Letter: Medical glass ceiling

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The Independent Culture
Sir: Your article "Where are the female surgeons?" (6 June) raises some important questions. First, has there been any investigation into why the 11 women surgeons who preceded Briony Ackroyd in the flexible training scheme were unable to make it work? These schemes were designed specifically to retain women with children in the profession, and were funded by taxpayers' money. It seems inconceivable that 11 out of 12 highly selected women surgeons fell short professionally - the explanation must lie elsewhere. The cost of training a doctor to consultant level is pounds 250,000, and their loss represents the waste of a sum approaching pounds 2.75m.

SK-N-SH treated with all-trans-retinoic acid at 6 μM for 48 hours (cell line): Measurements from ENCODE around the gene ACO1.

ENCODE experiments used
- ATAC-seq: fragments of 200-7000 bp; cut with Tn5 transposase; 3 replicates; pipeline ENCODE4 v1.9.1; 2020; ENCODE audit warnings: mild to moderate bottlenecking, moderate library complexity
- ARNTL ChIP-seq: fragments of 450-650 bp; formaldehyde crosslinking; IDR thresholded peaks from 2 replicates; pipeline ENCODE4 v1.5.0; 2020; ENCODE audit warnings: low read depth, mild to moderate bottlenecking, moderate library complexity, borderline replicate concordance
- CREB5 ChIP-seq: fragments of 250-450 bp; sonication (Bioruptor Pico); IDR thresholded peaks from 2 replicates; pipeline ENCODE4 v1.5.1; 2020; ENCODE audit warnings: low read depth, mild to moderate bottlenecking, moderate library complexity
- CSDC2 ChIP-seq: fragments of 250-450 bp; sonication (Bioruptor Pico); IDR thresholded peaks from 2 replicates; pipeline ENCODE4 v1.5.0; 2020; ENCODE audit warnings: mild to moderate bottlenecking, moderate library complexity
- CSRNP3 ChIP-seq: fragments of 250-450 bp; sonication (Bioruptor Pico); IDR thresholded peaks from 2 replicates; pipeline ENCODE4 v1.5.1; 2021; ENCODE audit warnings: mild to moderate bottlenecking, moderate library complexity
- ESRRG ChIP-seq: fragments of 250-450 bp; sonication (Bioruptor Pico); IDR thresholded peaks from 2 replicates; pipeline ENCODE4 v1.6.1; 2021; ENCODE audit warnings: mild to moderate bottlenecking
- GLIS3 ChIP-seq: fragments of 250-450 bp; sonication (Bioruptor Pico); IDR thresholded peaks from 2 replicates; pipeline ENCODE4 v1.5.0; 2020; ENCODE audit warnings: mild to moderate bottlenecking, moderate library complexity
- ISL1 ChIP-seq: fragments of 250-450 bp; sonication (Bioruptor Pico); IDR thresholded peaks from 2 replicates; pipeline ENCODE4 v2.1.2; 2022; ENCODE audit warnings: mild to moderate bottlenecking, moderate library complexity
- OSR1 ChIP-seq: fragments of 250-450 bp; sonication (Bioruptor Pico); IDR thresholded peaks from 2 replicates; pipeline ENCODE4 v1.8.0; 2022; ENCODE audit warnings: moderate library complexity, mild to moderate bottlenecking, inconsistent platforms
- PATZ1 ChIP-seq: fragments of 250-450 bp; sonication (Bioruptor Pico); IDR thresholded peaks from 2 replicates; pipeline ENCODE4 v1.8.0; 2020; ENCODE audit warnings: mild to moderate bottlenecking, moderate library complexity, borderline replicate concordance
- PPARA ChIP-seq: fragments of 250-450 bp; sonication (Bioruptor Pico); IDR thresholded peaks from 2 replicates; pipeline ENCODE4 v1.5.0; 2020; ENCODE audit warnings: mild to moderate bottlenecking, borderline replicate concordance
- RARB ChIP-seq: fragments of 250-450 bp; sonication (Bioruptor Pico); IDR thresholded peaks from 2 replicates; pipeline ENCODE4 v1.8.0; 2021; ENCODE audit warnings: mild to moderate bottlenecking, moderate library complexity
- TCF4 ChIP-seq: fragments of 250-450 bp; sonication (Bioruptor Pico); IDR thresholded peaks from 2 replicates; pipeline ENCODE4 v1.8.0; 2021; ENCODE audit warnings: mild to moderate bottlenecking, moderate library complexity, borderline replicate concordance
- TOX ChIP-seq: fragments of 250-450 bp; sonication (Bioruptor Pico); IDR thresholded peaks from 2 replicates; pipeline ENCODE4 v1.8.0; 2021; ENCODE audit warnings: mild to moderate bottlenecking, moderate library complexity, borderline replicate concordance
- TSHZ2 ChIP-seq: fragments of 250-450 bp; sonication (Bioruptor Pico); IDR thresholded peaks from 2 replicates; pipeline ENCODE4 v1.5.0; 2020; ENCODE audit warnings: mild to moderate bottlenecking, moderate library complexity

Second, that "they" threatened not to renew Briony Ackroyd's contract on the grounds that she was a woman and older than her fellow trainees is obviously illegal, and reflects the extraordinary ignorance of many male surgeons of the most basic aspects of equal opportunity treatment. I also was told "you will be too old to be a consultant", and that "we feel it is not possible to train a woman part-time in this department". This is part of male hospital culture that needs to be dealt with very vigorously.

Third, an inquiry into a surgeon's competence in training is very unusual, and must have been exceedingly painful. What proportion of men in training are subjected to this, compared with the women? If a disproportion exists, the reasons for initiating such an inquiry must be closely examined by an outside agency.

I feel the profession is unable to monitor its own performance in training women. This is an appropriate area for external regulation.